My dad, who is his grandson, decided to find a nanny that would just care for him; Baami was a stubborn man, several nannies left because he wouldn’t do as he was told. You know, they would tell him not to eat certain foods late in the evening, but he would demand for such foods, I mean, like pounded yam, he would demand for it late at night and if not given, would refuse any other meal until he was given what he asked for.
Anyway, years passed and Baami was still standing when his grandchildren began to die; one died at 47, another at just 4o. The thing is, even when nobody told him about the passing of these two, he knew. He would cry for days and ask that he be taken instead of first his children, his wife and now his grandchildren.
When he turned around 100; he could not move himself; we had to be sunning him; as in the nanny would bring his bed out in the sun so he could get dry, you know, otherwise, he had begun to rot, even while alive!
He lost his mind, he couldn’t see or hear anyone at that point in time and well, much as we all prayed for death for him, we couldn’t possibly put a pillow over his head…he wanted death but nobody had the guts to take a life that God had given so we lingered in this cycle of sunning Baami for the next 5years. Which was very tasking to the nannies.
The man was neither alive no fully dead; he ate nothing but pap and all things liquid. So his was not a life at all, it was an existence that was a pain to everyone, including himself.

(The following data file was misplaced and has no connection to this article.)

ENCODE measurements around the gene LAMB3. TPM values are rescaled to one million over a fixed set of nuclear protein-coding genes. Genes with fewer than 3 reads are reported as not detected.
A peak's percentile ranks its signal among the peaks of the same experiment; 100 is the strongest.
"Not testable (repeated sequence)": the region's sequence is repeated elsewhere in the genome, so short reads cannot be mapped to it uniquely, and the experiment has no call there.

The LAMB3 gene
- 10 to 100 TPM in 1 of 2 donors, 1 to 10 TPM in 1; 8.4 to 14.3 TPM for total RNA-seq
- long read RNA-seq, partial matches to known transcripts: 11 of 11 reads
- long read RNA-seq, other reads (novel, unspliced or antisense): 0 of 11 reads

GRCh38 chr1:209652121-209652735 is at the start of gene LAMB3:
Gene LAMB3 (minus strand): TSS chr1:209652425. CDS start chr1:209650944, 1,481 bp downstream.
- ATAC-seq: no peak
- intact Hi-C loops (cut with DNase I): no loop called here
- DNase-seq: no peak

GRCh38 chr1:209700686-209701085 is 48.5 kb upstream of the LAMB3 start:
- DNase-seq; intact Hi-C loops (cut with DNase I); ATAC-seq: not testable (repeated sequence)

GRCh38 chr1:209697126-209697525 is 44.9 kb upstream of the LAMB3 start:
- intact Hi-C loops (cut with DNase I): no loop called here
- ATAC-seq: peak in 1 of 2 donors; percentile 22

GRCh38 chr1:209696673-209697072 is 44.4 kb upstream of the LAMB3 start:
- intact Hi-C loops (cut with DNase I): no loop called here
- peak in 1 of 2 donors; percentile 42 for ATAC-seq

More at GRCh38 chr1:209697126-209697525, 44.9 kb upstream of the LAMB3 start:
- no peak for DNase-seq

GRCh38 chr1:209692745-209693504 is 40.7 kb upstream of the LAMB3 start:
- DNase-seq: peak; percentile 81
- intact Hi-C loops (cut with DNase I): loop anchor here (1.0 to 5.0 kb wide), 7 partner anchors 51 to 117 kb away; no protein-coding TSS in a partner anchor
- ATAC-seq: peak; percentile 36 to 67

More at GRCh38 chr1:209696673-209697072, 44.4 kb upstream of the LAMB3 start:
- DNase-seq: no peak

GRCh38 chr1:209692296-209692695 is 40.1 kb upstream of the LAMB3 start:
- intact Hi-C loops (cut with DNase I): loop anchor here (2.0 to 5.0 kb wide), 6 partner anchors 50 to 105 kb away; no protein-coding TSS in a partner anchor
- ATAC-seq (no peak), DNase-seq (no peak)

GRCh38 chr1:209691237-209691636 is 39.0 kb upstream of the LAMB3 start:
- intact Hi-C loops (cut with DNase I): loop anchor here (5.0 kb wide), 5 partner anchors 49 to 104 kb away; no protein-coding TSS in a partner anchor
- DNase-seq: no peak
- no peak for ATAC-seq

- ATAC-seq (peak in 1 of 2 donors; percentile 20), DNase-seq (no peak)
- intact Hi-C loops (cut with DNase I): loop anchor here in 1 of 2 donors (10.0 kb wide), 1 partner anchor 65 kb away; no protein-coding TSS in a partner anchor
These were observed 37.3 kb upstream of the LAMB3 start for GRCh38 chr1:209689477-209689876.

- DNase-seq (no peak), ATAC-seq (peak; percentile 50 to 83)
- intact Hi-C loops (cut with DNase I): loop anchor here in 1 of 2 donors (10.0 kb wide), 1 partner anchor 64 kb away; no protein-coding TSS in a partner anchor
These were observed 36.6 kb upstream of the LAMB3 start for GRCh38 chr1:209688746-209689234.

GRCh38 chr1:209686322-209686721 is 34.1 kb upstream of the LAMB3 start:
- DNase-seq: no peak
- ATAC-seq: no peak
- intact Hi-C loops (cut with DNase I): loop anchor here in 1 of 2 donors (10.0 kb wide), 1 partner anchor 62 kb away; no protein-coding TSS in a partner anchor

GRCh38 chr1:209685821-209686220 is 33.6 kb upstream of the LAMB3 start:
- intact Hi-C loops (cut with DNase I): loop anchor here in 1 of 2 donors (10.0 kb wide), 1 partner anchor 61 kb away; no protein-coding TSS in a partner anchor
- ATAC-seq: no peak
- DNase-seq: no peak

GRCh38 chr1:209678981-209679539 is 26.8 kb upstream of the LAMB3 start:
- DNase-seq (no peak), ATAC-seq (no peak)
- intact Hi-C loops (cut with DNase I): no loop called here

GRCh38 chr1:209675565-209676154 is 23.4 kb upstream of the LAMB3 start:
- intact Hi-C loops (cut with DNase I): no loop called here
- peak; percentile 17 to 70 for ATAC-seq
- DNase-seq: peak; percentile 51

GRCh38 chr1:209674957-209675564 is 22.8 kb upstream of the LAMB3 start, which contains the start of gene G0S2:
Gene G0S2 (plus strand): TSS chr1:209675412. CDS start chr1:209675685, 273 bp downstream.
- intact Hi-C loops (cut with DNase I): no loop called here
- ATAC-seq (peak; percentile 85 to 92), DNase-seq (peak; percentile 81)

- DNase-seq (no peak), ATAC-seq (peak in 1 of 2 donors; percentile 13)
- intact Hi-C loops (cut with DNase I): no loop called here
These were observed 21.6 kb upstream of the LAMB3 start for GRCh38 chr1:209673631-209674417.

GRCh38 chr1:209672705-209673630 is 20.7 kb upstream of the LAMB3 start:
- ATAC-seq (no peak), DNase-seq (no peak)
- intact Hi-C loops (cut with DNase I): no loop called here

You know there were days the nannies would forget to sun him or maybe they were just tired and by the time they took him out, he was riddled with bedsores…the man suffered.
There were days when I went to the village with my dad to see him, I would be sure that by the next visit, he would be dead…no, the man would still be breathing but that’s all, just breathing and not living.
See, we all knew it was as a result of what was done for him when he was a child; at some point one of my father’s brothers said he went to ‘find out’ about Baami, he was told to pull down a gourd or something from a tree, he was told that was where Baami’ life was hung, so long as that gourd remained on the tree, Baami would still be ‘alive.’
Our family members searched everywhere for this so called tree with a gourd but couldn’t find it; they asked Baami if he knew about it but he was deaf and blind and communication was difficult. It was either he didn’t know what they were talking about or didn’t even understand them. He groaned for death but nothing happened until one day when he just stopped breathing…he was finally dead.
He wasn’t buried immediately because we had heard that in death, he looked younger, fresher like 30 to 40 years had been shaved off him. So every one of us wanted to see him…I went with my dad two days after Baami’s death, he hadn’t become swollen, he was looking like he was just sleeping.
He was buried shortly afterwards.
(Series written and edited by Peju Akande and based on tres stories)